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7 Steps to Creating the Optimal Lead Scoring Strategy

When your marketing wizardry starts paying off and the leads start pouring in, how do you know which leads to pursue with fervour and which ones to ‘nudge gently’ every now and again? Enter lead scoring.

Lead scoring is a grading system that helps you assign numbers to leads, ranking your leads from ‘most likely’ to ‘least likely’ to becoming a paying customer using the information you collect. Categorising or ‘scoring’ your lead data in this way will help you maximise your sales effort so that you can work out which leads need more nurturing, and which ones are better left alone.

Why is lead scoring important?

To illustrate the importance of lead scoring, we might need to revisit Pareto’s Principle. Pareto Principle (also known as the 80/20 rule) states that ‘80% of consequences come from 20% of the causes.’ This means that for a business,
80% of revenue will come from 20% of clients. While the ratio is not cast in stone, this Principle’s been seen to hold true for most spheres of life. Back to lead scoring.

Pareto’s Principle illustrates that 20% of the leads of your business will bring 80% of your revenue. These are likely to be your highest paying customers, repeat customers, people loyal to and ready to spend on your business. To make your marketing efforts count, you need to be able to identify this special group of leads and convert them fast – and this is what lead scoring will help you achieve. One of the other benefits of lead scoring is it saves you time and effort which in turn, saves you money. With lead scoring, you have knowledge of three broad categories of your customers:

1. Those to focus more on

2. Those to nurture

3. Those to leave behind

An efficient lead scoring strategy will turn your sales and marketing team into sharpshooters. They will have insight into the leads, offering them the information required to handle each category from potential big-time clients to visitors. Unfortunately, many businesses do not use lead scoring.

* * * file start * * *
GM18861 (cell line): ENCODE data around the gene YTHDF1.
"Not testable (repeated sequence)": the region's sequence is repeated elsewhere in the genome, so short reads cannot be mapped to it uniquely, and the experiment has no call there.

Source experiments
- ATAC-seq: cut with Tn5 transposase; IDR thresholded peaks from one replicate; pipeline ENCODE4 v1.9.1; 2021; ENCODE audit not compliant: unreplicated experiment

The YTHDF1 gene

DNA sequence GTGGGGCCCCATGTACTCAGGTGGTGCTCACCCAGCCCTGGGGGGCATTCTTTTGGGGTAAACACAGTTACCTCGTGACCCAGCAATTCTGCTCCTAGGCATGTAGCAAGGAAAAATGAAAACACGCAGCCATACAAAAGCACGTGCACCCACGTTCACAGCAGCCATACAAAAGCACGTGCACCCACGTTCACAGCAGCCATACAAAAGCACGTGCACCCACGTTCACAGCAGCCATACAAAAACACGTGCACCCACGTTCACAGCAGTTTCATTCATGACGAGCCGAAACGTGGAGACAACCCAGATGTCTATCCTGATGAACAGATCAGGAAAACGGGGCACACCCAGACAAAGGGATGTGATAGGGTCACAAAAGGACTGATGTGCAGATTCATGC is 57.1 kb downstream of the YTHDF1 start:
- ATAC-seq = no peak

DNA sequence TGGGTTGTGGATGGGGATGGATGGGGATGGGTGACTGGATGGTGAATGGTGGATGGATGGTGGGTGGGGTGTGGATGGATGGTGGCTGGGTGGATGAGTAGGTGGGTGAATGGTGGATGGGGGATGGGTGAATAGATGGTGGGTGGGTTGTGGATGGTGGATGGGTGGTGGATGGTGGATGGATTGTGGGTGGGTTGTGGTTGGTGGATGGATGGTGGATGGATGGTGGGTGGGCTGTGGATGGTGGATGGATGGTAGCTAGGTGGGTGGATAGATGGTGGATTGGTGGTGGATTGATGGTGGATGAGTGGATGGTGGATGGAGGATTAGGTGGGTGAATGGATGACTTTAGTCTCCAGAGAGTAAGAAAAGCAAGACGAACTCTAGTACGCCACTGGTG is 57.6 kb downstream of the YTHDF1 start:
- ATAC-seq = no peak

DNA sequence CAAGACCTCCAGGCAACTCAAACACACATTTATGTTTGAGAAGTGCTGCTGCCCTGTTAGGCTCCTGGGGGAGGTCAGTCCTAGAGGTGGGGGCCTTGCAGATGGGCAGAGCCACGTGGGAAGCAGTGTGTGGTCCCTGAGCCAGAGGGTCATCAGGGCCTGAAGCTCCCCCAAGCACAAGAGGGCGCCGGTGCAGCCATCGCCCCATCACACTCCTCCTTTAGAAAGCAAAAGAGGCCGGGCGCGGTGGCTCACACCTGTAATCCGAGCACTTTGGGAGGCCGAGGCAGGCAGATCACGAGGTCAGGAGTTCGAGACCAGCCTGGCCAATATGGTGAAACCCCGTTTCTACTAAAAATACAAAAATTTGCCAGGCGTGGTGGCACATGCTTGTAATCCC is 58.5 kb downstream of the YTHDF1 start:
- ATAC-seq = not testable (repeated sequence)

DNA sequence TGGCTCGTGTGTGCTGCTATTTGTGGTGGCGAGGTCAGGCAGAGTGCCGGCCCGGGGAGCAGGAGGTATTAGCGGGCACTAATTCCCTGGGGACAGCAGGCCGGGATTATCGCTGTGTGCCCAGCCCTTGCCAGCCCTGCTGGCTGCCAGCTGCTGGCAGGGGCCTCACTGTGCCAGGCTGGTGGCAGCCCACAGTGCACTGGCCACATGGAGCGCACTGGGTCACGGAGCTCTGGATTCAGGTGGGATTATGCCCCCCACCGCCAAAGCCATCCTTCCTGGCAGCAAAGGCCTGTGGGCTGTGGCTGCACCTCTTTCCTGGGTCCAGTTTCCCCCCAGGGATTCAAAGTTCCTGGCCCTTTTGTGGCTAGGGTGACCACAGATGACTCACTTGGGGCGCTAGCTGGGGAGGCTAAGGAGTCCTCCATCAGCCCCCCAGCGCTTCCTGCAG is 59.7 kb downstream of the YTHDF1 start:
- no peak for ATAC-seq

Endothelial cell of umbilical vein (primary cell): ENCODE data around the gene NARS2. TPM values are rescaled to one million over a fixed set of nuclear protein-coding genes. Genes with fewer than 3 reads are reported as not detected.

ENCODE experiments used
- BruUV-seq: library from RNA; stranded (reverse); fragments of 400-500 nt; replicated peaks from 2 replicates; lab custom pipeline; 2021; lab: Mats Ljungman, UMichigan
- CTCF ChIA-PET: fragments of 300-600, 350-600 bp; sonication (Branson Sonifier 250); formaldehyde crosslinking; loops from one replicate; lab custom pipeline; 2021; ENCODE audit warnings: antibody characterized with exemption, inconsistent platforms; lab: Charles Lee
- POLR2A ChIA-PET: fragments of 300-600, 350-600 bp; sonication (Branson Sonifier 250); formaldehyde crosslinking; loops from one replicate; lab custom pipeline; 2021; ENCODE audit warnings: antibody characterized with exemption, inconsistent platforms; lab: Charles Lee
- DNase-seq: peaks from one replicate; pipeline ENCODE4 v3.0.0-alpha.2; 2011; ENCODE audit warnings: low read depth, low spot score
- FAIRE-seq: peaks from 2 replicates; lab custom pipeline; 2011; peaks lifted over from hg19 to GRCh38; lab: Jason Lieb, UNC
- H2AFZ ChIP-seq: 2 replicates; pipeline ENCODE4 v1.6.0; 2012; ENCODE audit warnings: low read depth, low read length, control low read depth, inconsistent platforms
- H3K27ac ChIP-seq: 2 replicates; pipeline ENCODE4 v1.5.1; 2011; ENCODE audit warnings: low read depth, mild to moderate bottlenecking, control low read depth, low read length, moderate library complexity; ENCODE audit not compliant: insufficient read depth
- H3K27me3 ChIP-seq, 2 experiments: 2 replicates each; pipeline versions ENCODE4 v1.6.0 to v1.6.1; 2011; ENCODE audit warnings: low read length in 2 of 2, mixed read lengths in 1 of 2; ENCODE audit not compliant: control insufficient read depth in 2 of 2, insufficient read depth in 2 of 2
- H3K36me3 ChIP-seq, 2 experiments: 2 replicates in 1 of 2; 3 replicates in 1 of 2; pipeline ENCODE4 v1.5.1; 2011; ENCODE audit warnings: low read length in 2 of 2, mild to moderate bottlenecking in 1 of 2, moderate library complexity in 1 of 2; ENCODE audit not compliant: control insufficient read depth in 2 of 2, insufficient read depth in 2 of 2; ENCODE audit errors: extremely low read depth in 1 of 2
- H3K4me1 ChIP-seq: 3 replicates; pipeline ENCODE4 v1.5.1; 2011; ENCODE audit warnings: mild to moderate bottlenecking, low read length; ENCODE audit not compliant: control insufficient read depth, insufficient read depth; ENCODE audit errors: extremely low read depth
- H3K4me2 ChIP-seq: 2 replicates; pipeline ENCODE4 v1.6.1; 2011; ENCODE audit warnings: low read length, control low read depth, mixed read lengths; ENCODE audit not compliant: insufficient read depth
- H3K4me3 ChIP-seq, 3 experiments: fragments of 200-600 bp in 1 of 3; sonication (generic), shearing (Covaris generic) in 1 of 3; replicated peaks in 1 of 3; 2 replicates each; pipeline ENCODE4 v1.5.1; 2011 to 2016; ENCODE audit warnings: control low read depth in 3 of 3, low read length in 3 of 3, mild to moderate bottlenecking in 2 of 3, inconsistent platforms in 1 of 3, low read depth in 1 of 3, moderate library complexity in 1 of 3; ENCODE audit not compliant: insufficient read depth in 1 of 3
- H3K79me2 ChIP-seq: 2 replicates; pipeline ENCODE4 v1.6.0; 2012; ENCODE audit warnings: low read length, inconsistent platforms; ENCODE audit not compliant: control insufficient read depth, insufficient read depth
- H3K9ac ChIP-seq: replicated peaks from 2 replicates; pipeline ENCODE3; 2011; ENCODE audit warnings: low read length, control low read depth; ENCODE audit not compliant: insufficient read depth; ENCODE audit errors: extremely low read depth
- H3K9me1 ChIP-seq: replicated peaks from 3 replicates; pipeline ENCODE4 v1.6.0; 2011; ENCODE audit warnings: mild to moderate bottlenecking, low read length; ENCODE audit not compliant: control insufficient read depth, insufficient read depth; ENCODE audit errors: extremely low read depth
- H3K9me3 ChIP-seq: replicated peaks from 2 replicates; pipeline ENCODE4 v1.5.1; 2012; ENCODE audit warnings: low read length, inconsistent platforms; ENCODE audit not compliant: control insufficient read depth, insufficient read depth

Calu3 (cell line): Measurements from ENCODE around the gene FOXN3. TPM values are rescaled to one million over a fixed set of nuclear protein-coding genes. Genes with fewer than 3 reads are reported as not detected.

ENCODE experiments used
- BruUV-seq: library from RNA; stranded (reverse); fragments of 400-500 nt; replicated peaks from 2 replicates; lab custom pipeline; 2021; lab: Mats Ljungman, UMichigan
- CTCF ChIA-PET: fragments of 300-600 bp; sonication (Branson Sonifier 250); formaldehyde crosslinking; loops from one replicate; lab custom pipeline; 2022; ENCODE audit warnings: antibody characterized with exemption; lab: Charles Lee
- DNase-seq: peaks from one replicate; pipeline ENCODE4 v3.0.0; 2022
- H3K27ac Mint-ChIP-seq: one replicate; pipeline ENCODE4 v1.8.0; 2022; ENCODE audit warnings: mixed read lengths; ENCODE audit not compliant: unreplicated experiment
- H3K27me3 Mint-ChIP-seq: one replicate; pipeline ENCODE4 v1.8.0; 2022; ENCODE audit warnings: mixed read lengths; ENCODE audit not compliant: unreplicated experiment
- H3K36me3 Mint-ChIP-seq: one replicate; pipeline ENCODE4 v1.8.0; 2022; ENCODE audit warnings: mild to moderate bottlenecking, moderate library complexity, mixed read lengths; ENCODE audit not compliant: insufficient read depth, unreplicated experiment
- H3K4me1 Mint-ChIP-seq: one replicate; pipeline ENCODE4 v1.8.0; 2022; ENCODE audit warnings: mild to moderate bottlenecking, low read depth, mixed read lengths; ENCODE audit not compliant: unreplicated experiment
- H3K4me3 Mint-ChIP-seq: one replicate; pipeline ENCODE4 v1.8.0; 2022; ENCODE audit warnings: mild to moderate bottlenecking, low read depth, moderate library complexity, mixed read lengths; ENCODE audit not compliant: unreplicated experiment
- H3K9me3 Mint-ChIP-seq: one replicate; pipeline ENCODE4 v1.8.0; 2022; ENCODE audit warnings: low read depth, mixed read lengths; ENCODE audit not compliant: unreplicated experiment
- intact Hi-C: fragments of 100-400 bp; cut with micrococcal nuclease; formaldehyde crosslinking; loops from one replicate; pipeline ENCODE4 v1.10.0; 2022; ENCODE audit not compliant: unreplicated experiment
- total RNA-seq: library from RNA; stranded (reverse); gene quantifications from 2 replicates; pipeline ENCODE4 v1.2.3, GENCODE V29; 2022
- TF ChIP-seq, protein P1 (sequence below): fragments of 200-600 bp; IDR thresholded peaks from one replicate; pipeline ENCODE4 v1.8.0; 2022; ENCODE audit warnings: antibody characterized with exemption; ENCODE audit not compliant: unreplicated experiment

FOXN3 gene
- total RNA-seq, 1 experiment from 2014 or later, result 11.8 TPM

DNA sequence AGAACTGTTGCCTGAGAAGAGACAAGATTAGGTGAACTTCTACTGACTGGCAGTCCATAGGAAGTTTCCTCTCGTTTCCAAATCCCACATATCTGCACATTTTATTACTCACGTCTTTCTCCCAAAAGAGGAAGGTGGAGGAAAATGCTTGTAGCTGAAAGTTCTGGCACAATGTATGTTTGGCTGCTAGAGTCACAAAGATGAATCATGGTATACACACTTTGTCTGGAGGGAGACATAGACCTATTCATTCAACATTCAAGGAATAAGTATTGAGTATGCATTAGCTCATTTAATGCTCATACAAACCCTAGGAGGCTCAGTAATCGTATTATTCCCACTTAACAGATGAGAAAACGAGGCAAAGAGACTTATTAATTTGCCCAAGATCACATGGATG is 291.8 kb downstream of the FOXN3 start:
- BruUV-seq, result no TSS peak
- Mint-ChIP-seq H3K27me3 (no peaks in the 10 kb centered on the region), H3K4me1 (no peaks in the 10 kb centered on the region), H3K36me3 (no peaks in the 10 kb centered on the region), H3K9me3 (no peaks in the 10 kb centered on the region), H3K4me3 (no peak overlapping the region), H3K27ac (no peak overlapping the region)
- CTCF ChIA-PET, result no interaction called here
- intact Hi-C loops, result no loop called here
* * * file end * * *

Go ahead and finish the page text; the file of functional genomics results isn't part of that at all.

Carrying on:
What is lead segmentation?

Lead segmentation is very similar to market segmentation – it is basically segmenting your database of leads into lists, based on categories you define.

Lead segmentation does not just group leads based on common needs, but on similar characteristics, interests, job titles, demographics and more. Segmentation is important for a number of reasons, but ultimately it is the key to laser-targeting your customers based on their differences, as well as based on how they perceive the full value of certain products.

While lead scoring may rank leads, segmentation groups them in a way that it is easier to deploy actionable strategies based on gathered or available information. It is easy to see that lead segmentation goes hand-in-hand with lead scoring, and both may even be used interchangeably in some cases.

Creating a successful lead scoring strategy

It is important to remember that lead scoring isn’t a one-size-fits-all strategy. Marketing efforts could still fail after implementing lead scoring, especially if your strategy is lacking in implementation. Your lead scoring strategy should be personalised to suit the dynamics of your business and marketing/sales team, keeping in mind that wrong implementation could lead to a potential disaster.  Imagine implementing a strategy that erroneously places ‘purchase-ready’ leads in the red zone? A competitor with a better lead scoring strategy might scoop up these leads to your disadvantage. This is why the lead scoring process needs constant tweaking until you can determine what works best for your business.

To create a winning lead scoring strategy, here are seven actionable steps which you can start implementing today:

1. Determine the characteristics of your personas and segments